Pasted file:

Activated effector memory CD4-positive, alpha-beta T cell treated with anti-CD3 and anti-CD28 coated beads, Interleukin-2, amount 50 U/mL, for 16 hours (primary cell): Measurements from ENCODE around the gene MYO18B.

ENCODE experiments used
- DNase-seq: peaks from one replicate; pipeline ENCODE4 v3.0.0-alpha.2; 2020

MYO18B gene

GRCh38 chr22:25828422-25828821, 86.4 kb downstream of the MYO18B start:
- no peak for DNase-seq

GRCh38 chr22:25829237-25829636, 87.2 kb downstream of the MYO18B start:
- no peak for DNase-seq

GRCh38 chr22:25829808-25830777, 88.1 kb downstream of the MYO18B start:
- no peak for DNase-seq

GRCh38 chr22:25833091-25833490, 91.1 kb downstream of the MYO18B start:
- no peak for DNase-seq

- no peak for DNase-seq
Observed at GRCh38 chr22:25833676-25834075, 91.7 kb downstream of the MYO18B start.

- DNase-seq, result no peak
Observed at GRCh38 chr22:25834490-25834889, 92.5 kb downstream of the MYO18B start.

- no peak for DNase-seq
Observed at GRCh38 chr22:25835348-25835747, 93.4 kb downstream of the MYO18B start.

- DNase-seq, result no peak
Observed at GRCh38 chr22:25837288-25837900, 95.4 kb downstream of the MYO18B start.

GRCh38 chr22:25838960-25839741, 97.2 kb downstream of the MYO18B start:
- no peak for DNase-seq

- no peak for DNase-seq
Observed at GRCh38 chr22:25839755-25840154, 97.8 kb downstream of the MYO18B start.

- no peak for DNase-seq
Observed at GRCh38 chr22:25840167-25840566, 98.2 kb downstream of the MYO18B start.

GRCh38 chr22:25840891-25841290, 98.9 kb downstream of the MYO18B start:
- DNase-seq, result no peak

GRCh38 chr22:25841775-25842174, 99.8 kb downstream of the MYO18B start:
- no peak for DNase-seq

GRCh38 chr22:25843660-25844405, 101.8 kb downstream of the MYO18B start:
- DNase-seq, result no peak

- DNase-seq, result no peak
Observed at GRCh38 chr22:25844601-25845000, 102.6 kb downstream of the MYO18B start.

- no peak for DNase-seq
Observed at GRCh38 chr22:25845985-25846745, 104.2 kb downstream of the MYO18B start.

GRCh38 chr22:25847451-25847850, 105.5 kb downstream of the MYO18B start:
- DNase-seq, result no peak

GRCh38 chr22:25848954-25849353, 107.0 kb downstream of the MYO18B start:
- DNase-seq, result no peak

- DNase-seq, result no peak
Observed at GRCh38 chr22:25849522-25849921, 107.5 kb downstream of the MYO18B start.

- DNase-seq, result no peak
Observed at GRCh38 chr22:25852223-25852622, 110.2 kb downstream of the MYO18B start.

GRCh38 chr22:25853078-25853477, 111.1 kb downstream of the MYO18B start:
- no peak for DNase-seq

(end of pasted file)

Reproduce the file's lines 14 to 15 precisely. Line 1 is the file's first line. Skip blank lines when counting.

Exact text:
Observed at GRCh38 chr22:25833676-25834075, 91.7 kb downstream of the MYO18B start.

- DNase-seq, result no peak